Should I be worried about avian influenza and the food supply?

Zoonotic infectious disease expert answers questions about avian influenza and the food supply
calendar icon 27 May 2024
clock icon 3 minute read
Amira Roess, George Mason University

In April, the World Health Organization confirmed a case of Avian influenza A (H5N1), commonly known as bird flu, in a human in Texas. The individual contracted the disease while working on a commercial dairy cattle farm where the cows are believed to have been infected. The individual reported only minor symptoms and is the first confirmed human case in 2024. A second case of bird flu was reported in a human in May 2024. Cases of bird flu in cattle and other animals have now been found in Idaho, Kansas, Michigan, New Mexico, Ohio, Texas, and other states.

Reports have emerged that virus particles have been found in milk, but it is important to note that the virus particles are not infectious in pasteurized milk. Global organizations continue to monitor the situation as it evolves.

Amira Roess, professor of global health and epidemiology at George Mason University, offers insight and clarity on the uncertainties of this early disease outbreak. Roess is an epidemiologist who studies emerging zoonotic infectious diseases and their risk factors. Her research is interdisciplinary and includes complex longitudinal studies throughout the world. She served as the science director of the Pew policy commission on Industrial Food Animal Production and also served as a consultant on preparedness and response to H5N1 in 2007.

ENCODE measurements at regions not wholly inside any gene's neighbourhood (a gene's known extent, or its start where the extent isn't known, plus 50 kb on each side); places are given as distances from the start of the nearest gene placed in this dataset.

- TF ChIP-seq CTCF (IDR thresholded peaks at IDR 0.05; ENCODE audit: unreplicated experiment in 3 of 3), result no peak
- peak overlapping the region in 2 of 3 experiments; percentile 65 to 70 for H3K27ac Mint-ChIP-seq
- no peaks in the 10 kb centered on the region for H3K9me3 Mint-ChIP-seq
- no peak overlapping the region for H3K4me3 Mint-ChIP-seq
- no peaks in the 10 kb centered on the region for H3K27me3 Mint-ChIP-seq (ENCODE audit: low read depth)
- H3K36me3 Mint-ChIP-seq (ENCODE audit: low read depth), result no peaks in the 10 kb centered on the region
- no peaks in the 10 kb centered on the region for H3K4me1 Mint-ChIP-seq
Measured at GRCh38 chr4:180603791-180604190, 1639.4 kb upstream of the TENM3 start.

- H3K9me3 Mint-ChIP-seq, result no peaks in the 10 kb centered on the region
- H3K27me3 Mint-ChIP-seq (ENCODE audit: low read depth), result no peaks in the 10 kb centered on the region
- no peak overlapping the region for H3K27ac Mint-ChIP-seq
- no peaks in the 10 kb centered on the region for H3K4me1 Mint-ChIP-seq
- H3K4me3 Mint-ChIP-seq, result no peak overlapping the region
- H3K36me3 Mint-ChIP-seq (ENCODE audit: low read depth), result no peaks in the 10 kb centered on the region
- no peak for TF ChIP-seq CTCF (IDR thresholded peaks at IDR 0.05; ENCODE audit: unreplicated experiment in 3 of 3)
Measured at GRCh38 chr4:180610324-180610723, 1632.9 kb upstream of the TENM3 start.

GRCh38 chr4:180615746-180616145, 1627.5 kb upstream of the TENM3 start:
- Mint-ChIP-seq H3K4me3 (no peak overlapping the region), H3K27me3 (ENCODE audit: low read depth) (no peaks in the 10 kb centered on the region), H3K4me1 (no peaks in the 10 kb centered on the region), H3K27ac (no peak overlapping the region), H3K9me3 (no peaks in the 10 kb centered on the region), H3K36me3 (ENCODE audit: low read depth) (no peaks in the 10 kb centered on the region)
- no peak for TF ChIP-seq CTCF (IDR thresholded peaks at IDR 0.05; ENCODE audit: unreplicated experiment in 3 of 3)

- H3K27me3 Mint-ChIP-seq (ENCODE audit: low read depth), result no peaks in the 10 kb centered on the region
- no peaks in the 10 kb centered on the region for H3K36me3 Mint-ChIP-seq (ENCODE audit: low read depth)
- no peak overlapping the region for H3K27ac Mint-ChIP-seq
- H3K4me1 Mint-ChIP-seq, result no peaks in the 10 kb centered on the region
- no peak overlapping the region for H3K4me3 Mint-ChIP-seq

Should I be worried about bird flu right now?

Right now, most individuals do not need to be particularly worried about this strain of influenza because it is not affecting large numbers of people. There are many actions being taken to protect humans and to limit the impact of this virus on both our food supply and on people. For example, surveillance of animals has ramped up in response to the growing epidemic in animals. As infected animals are being identified, they are removed from the food supply before they can spread the virus.

Should we be worried that the current outbreak will spread?

Several agencies are closely monitoring the situation. So far this year, cows, birds, and one person in the US have been infected with the virus. Influenza viruses are notorious for their ability to mutate. We have limited knowledge of cow viruses adapting to humans so the mutations must be monitored closely for any changes that may occur that make the virus more transmissible or more dangerous to humans. If changes occur, early interventions can be put in place, including the development of tailored, vaccines.

We have decades of experience monitoring influenza and H5N1 in particular. What we have seen time and time again is that surveillance of human, animal, and environmental samples is extremely important. Surveillance allows us to identify new viral strains that may have public health importance before they cause large numbers of severe illness and death in both people and animals.

Is milk safe to drink even though the virus has been found in milk?

Here I will emphasize the pasteurized milk is safe for consumption. There have been reports of cats being fatally infected with this strain of influenza after consuming contaminated raw milk.

Testing by the FDA and USDA has not detected any live viruses in retail pasteurized dairy products like cheese, sour cream, or milk powders. Essentially, this means that while viral particles have been detected in pasteurized dairy products, including milk, these are not infectious. The bottom line is that pasteurization is effective in inactivating potentially live strains of bird flu.

George Mason University

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